A different kind of classroom

Four co-curricular ways for students to learn and serve at the same time


Most students spend their weekdays sitting in a classroom, listening to lectures or discussing readings for several hours with scattered CIO activity in between. But there are several courses that seek to expand upon the traditional classroom experience, working to integrate service projects with learning across a variety of disciplines. Here are just a few highlights of the more than 50 such course offerings:

PPOL 3050: Intro to Social Entrepreneurship

In this class, originally student-initiated through the CIO Student Entrepreneurs for Economic Development, students learn to use entrepreneurship to solve global social issues. Classroom time is spent learning about global issues and possible ways to solve them, and students are then asked to apply what they have learned by consulting actual entrepreneurs.

“The way people generally think about the world is that business is there to make money, non-profits and government are there to solve major problems in society, and the two don’t cross,” Batten faculty member Ross Baird said. “In reality, strong entrepreneurship can be a great way to solve problems.”

This year, students are consulting for 12 Tibetan entrepreneurs who have come to the United States on a six-week study program run by the University’s Tibetan center. Students are dealing with issues such as clean water, educational environmental sustainability, cultural preservation and job creation for low-income Tibetan populations.

EDHS 2891: Issues Facing Adolescent Girls

Students who are part of the Young Women’s Leadership Program are paired up with a middle school girl, or a “little.” The student mentors his or her little, spending at least four hours with them per month in addition to weekly group meetings. In order to be a part of this program, students are required to take a complementary academic course, “Issues Facing Adolescent Girls,” which teaches students how to address certain problematic scenarios, such as issues with the girls’ parents or boyfriends.

“I really have liked getting to know my little,” second-year College student Allison Ivener said. “We come from very different backgrounds, so it’s been interesting to see how much our lives are different, but [also] how similar we are.”

Ivener said she sticks to fun but cheap activities with her little such as getting frozen yogurt or going for a hike, but students have free rein in planning events. Additionally, the program has two sister groups — one in Nicaragua and one in Panama — so the girls spend some of their group meetings learning about these places.

CS 4970: Computer Science Service Learning Practicum

In this class, students apply their computer programming skills to a year-long project in which they develop software to assist local, charitable non-profits. Past projects have included creating a data collection database for Habitat for Humanity, and a website for local non-profit “giv2giv,” which allows individuals to make micro-endowments and then accrues these donations into an interest fund to give charities a more constant stream of revenue. Through the website, users could sign in, donate to a charity and track how their donations have built interest.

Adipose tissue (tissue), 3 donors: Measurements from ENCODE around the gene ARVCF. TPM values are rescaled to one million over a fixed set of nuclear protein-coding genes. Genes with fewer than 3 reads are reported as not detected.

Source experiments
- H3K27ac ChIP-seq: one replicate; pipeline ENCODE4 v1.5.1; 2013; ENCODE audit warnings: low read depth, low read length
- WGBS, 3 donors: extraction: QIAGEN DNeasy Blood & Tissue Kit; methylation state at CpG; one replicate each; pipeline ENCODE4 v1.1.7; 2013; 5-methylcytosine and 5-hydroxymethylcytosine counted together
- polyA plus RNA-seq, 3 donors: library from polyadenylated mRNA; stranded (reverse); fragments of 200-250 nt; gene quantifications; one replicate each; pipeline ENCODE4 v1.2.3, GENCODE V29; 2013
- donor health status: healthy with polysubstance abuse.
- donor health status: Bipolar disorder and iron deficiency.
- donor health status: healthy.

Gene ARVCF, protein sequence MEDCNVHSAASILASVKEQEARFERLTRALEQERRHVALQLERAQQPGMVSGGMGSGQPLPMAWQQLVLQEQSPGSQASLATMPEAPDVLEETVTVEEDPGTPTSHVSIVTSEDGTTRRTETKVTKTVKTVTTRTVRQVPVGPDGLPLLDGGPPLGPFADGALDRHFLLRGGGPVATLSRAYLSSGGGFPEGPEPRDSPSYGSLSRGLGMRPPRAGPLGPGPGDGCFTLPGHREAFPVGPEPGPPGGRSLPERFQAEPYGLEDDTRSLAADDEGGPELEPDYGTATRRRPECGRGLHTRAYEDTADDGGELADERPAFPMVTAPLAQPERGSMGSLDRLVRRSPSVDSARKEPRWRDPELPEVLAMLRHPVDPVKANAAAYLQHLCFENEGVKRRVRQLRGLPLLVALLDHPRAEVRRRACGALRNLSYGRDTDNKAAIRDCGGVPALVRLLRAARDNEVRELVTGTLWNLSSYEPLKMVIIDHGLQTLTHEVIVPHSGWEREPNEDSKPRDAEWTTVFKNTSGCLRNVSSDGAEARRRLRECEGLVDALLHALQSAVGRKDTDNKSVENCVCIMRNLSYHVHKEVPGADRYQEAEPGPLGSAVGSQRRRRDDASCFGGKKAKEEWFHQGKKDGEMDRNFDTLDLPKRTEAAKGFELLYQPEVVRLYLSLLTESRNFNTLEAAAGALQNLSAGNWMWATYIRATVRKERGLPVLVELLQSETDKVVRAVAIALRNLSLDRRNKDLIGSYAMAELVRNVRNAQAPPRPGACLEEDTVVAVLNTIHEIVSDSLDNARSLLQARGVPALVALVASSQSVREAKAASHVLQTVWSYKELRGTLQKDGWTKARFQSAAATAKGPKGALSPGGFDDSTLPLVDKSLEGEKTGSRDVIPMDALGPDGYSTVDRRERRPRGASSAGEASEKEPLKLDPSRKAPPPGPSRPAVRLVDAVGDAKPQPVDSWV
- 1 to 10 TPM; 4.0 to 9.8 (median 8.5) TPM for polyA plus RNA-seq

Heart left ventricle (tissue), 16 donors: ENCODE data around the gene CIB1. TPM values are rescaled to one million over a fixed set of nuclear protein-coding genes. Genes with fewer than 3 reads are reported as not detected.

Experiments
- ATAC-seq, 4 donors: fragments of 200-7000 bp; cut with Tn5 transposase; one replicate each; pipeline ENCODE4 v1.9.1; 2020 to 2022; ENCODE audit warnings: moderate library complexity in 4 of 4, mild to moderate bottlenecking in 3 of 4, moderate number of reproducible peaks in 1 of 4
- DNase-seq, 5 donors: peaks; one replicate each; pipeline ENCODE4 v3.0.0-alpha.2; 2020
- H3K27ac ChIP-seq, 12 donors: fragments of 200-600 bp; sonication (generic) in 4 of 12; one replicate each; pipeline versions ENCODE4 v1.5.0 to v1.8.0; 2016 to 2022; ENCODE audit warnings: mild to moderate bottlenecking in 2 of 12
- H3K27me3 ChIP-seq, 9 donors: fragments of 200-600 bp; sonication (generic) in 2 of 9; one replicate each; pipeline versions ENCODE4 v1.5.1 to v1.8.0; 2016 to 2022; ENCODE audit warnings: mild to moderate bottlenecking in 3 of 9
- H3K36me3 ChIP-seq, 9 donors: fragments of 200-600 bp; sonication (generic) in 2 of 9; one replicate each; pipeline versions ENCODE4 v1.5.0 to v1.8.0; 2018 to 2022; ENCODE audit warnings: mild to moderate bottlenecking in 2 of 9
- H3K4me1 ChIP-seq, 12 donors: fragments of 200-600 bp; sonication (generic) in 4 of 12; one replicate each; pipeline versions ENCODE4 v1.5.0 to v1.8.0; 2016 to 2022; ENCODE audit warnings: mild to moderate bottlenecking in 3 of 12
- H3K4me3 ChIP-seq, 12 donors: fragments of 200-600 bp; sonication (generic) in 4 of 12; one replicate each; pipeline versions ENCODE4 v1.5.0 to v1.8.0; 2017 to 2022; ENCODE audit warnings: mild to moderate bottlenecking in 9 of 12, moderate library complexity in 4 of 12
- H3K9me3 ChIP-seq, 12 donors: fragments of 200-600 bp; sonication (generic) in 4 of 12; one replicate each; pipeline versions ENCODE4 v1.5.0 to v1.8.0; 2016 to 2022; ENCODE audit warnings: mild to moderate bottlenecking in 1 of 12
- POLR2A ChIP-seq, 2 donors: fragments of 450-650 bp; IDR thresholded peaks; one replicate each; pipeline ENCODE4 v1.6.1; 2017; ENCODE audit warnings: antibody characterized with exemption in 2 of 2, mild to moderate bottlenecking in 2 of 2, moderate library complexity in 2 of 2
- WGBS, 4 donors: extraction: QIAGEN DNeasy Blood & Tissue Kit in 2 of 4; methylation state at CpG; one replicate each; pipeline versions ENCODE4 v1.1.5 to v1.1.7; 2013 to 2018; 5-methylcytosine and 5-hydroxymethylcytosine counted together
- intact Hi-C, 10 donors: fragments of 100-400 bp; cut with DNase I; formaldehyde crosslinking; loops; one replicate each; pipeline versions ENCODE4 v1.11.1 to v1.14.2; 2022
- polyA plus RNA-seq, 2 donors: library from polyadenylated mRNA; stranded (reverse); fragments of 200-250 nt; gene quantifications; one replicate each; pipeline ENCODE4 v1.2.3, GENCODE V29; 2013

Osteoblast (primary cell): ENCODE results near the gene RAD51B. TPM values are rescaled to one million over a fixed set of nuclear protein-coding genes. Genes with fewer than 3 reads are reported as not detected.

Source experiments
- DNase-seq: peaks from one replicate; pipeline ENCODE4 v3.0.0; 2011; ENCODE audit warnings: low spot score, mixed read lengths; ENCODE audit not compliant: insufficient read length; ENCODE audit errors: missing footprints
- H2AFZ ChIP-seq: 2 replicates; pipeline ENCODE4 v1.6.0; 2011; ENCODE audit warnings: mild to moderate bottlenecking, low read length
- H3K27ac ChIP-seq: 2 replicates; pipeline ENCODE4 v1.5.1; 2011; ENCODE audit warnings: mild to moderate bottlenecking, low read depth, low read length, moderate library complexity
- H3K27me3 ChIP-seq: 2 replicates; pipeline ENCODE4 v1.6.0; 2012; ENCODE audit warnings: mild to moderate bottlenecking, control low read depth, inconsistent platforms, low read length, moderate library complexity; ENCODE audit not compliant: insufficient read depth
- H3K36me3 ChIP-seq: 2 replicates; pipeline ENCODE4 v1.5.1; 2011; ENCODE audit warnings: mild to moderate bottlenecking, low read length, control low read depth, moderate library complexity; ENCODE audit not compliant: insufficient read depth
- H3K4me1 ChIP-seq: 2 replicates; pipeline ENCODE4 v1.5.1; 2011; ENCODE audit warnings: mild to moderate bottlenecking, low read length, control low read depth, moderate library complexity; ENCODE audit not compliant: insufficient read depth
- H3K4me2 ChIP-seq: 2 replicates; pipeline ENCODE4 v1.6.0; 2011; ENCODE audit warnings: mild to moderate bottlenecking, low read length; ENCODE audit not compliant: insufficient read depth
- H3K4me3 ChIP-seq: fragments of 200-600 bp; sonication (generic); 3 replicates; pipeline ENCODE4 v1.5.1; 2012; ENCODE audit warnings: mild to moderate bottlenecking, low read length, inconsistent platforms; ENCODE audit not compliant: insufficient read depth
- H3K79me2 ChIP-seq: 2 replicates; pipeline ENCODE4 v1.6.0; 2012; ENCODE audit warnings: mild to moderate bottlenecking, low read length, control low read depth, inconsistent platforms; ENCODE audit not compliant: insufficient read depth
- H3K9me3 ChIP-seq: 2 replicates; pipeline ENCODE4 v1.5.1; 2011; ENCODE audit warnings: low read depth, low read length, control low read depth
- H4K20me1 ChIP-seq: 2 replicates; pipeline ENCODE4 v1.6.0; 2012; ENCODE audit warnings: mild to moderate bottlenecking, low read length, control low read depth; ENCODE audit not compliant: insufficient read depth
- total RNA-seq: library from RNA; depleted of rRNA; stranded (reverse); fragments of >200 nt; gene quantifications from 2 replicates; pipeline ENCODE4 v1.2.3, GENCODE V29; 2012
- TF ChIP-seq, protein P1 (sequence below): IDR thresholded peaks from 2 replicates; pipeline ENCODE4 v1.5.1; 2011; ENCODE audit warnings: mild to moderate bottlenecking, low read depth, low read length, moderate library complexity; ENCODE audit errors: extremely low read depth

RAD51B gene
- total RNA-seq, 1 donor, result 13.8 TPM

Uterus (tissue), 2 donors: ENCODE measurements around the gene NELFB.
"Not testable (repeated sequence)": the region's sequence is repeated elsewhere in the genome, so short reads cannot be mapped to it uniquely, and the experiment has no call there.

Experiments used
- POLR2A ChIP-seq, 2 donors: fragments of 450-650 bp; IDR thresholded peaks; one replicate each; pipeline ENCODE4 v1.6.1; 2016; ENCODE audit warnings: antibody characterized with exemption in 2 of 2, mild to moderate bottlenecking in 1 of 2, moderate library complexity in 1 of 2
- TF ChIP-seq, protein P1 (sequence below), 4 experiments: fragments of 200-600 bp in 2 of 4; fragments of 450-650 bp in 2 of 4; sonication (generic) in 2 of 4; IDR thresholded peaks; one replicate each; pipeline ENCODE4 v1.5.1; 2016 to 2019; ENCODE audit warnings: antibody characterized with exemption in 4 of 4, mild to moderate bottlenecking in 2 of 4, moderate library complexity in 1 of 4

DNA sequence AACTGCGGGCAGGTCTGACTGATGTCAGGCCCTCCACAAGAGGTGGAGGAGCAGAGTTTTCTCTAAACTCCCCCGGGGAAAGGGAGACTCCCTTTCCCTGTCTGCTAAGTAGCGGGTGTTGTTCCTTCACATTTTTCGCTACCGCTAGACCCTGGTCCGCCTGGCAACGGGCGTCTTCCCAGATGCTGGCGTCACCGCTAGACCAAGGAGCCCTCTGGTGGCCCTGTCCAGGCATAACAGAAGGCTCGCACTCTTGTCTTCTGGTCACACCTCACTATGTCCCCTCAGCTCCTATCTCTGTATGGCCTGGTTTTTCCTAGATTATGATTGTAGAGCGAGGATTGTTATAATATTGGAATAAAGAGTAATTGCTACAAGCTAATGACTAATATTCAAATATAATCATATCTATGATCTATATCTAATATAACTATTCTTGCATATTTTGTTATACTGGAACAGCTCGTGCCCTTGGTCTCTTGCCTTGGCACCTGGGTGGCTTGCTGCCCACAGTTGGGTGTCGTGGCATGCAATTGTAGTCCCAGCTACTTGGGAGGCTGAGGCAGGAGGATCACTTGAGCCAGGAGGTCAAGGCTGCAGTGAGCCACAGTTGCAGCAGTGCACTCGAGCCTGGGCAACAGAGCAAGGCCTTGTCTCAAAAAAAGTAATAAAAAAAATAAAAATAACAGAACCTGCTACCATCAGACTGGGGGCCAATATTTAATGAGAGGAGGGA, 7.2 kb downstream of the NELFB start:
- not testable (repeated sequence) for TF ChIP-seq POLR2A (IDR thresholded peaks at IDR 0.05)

“It was really neat to see a group of motivated students come together and work towards a positive cause,” giv2giv President Michael Blinn said. “It was an enriching and rewarding experience for myself and for giv2giv.”

Students are additionally able to interact with mentors who are software engineers in the local community, allowing them to learn from people with real-world experience and then immediately apply that knowledge.

“That’s why I like SLP — because it is all-encompassing, making [a] product from scratch to completion,” fourth-year Engineering student Eric Tsai said. “You get an idea of what it takes to build from the ground up.”

This year, projects include creating an online registration system for the Virginia Piedmont Regional Science Fair as well as a data management system for LEAP, or the Local Energy Alliance Program.

“[Students] get a chance to interact with real customers, to have real requirements and to have a long project that is not a homework assignment,” Assoc. computer science prof. Aaron Bloomfield said. “From a community point of view, there’s so many non-profits that need something to make their [job] easier … so it’s something that has a real positive impact on the community as well.”

EDHS 3240: Peer Health Education

Peer Health Educators are quite visible around Grounds, hosting presentations about mental wellness, nutrition, sexual health, and alcohol and drug safety. They also organize sexually transmitted infections screening days and the fourth-year 5k. In class, future educators learn the material they will present to larger audiences as well as strategies they can use to engage their audiences. Students hear from different presenters in the public health field throughout the semester to remain engaged with the most up-to-date health information.

The Peer Health Educator program is based on the “PIE” model, which stands for “positive, informative and empowering.” They focus on providing statistics and presenting students with healthy alternatives.

“Our main [goal] is not to tell people how to do things, but to give them the information so they can make their own decisions,” said fourth-year College student Mackenzie Long, outreach coordinator for the program. “I think that has made us really effective.”

Through this course and the subsequent presentations across Grounds, students are able to both hone their knowledge of public health issues and develop their public speaking skills.

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